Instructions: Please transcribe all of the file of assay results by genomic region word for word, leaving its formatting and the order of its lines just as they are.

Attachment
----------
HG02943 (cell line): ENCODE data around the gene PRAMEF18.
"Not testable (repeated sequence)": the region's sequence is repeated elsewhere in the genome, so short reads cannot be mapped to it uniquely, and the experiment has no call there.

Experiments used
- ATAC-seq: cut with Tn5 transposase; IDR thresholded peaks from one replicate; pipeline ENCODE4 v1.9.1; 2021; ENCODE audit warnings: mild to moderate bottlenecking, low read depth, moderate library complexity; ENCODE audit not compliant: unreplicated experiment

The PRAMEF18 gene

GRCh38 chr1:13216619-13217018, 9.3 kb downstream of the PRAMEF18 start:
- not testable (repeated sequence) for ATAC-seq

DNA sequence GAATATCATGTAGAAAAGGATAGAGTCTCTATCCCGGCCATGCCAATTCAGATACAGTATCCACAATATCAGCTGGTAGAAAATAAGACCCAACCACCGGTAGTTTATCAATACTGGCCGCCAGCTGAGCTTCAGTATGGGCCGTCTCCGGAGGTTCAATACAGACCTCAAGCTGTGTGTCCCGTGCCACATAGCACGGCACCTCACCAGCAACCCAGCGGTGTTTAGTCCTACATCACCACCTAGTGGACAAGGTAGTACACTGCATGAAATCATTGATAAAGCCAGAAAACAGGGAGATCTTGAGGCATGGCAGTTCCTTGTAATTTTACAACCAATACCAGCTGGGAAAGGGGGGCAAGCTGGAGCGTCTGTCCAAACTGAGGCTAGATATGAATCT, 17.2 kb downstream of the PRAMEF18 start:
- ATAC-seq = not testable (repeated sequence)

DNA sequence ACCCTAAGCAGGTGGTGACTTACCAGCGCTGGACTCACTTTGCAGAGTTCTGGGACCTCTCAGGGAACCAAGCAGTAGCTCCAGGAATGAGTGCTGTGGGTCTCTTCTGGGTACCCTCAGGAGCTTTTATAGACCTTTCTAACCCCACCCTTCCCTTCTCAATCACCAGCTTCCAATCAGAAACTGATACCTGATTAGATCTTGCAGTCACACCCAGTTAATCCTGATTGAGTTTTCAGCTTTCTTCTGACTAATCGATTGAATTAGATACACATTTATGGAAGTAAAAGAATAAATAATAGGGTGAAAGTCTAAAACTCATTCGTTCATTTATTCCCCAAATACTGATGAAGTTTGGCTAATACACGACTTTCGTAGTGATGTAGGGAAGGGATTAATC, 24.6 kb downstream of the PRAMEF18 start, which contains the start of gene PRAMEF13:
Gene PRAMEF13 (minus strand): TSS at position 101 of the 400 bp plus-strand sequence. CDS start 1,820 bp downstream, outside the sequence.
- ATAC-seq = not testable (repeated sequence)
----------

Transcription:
HG02943 (cell line): ENCODE data around the gene PRAMEF18.
"Not testable (repeated sequence)": the region's sequence is repeated elsewhere in the genome, so short reads cannot be mapped to it uniquely, and the experiment has no call there.

Experiments used
- ATAC-seq: cut with Tn5 transposase; IDR thresholded peaks from one replicate; pipeline ENCODE4 v1.9.1; 2021; ENCODE audit warnings: mild to moderate bottlenecking, low read depth, moderate library complexity; ENCODE audit not compliant: unreplicated experiment

The PRAMEF18 gene

GRCh38 chr1:13216619-13217018, 9.3 kb downstream of the PRAMEF18 start:
- not testable (repeated sequence) for ATAC-seq

DNA sequence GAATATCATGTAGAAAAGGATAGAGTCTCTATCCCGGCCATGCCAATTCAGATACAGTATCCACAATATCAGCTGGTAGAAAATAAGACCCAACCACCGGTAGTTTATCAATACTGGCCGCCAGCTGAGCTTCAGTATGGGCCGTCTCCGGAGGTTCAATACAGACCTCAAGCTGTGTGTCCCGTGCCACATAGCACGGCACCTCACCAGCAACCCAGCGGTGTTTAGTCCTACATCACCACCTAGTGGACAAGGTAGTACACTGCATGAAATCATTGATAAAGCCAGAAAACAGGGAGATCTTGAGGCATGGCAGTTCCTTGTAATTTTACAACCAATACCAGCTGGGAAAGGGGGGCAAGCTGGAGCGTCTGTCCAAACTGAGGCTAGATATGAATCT, 17.2 kb downstream of the PRAMEF18 start:
- ATAC-seq = not testable (repeated sequence)

DNA sequence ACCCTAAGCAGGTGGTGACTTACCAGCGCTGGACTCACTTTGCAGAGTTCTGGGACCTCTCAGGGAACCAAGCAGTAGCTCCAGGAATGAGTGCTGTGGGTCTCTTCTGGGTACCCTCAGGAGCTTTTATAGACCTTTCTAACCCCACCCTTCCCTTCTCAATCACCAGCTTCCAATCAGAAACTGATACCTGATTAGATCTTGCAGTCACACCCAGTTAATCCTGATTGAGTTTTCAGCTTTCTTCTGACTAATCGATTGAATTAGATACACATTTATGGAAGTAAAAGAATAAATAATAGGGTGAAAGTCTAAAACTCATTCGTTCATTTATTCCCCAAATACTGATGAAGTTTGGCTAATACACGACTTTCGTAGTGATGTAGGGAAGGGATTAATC, 24.6 kb downstream of the PRAMEF18 start, which contains the start of gene PRAMEF13:
Gene PRAMEF13 (minus strand): TSS at position 101 of the 400 bp plus-strand sequence. CDS start 1,820 bp downstream, outside the sequence.
- ATAC-seq = not testable (repeated sequence)